NEW analysis of satellite imagery over Rakhine State in Burma (Myanmar) shows that at least 214 Rohingya Muslim villages have been burnt down in recent weeks, as more than 400,000 people have fled as refugees to Bangladesh.
Human Rights Watch (HRW) said on Monday that detailed satellite imagery, made newly available because of the clearing of Monsoon cloud over the weekend, revealed “destruction from burning much greater than previously known.”
Images show tens of thousands of homes destroyed, with more than 90 percent of buildings in the 214 villages damaged. HRW says the images corroborate accounts of arson, looting and killing by the army and vigilante groups from its interviews with Rohingya refugees.
According to the International Organisation for Migration, more than 400,000 people have fled Burma into Cox’s Bazar, Bangladesh in recent weeks.
Violence in Rakhine State was provoked by Aug 25 attacks on security forces by the Arakan Rohingya Salvation Army (ARSA) militant group. However, the Tatmadaw military of Burma has been accused of a disproportionate response involving attacks on Rohingya civilians.
UN human rights chief Zeid Ra’ad Al Hussein last week said the situation appeared to be a “textbook example of ethnic cleansing.”
— Kenneth Roth (@KenRoth) September 18, 2017
HRW on Monday called for the UN General Assembly to adopt a resolution condemning Burma’s “ethnic cleansing” and for the Security Council to impose a “comprehensive arms embargo” against the country.
“These images provide shocking evidence of massive destruction in an apparent attempt by Burmese security forces to prevent the Rohingya from returning to their villages,” HRW deputy Asia director Phil Robertson said.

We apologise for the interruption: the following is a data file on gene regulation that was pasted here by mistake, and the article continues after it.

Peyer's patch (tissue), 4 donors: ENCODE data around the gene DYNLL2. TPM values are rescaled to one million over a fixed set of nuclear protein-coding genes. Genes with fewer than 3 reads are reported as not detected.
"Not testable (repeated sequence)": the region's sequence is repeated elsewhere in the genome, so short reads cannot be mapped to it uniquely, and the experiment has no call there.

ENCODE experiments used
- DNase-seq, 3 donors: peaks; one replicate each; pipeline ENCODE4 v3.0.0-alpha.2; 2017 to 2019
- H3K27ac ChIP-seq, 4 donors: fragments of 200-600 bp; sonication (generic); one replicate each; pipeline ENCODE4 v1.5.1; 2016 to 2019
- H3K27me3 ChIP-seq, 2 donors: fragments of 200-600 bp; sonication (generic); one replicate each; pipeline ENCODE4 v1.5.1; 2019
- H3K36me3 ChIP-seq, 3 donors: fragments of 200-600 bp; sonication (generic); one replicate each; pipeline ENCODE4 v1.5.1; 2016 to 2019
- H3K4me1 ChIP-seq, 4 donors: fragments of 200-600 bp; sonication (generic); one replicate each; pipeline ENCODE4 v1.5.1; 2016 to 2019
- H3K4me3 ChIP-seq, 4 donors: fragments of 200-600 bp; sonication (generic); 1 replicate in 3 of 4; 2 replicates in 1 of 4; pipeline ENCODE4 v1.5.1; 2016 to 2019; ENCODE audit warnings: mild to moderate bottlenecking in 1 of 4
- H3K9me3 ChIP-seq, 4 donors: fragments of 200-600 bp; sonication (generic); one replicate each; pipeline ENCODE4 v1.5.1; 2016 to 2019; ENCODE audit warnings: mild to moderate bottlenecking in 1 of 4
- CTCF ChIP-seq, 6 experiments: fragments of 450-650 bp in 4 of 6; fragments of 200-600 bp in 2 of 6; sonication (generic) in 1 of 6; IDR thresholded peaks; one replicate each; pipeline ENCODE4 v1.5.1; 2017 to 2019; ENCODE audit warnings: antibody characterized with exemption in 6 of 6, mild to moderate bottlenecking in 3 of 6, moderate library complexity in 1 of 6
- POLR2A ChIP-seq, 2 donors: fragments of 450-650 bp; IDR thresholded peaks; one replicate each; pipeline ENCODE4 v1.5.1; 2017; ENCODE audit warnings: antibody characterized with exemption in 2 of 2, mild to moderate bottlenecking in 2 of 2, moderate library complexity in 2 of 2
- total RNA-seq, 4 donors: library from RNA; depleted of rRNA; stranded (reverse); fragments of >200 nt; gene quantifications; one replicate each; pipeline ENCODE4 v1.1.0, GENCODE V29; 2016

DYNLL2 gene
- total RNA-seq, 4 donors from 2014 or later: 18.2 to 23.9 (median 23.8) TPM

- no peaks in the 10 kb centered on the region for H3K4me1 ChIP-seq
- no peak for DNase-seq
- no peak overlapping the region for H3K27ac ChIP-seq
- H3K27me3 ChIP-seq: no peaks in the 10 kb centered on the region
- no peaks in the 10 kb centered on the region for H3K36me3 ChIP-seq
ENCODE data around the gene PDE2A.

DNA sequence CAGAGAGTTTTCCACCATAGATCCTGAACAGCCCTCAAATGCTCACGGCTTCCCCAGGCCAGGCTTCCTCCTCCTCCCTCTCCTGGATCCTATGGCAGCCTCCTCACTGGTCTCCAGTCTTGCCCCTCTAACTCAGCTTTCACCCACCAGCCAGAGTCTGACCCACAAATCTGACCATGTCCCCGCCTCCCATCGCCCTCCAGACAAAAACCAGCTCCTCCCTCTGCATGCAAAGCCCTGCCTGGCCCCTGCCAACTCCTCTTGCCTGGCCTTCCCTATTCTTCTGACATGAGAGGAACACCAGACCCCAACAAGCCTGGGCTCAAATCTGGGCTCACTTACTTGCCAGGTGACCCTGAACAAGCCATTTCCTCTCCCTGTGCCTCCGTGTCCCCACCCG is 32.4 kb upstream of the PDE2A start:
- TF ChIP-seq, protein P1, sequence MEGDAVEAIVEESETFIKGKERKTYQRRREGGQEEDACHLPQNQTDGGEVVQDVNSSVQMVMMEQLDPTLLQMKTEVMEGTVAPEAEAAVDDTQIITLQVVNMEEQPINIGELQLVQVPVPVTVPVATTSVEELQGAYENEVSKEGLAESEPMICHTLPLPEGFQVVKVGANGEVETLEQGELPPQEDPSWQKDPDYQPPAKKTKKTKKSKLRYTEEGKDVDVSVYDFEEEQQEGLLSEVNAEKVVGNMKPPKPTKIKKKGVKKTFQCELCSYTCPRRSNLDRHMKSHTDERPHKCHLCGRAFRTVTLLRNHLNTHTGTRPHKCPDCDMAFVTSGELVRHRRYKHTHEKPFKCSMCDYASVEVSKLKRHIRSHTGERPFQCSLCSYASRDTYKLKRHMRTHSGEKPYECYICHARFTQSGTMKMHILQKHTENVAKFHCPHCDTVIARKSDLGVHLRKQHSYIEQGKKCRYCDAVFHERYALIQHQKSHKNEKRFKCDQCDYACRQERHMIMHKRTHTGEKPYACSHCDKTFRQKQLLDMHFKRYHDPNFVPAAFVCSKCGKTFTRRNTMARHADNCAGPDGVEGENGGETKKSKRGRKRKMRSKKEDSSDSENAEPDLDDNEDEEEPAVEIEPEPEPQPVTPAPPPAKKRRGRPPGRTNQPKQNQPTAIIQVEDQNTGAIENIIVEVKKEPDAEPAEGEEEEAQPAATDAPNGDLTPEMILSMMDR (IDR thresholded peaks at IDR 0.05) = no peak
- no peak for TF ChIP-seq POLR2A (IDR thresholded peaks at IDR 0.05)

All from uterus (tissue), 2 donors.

The Burmese government denies the allegations and claims Rohingya are burning their own homes.
“World leaders meeting at the UN should act to end this mounting crisis and show Burma’s military leaders they will pay a price for such atrocities,” said Robertson.
As the UN General Assembly meets in New York this week, western powers have pressured Burma’s de facto leader Aung San Suu Kyi to push for an end to violence against the Rohingya. Widely criticised for her silence on the issue, Suu Kyi will present a national address on Tuesday.
Britain, France and Australia on Monday urged the State Counsellor to take action. “We expect from Mrs Aung Sang Suu Kyi tomorrow a strong statement in this direction,” French Foreign Minister Jean-Yves le Drian told reporters in New York, as quoted by Reuters.
Secretary-General Antonio Guterres has said it is the “last chance” for Suu Kyi to “reverse the situation” and “make sure the carnage stops.”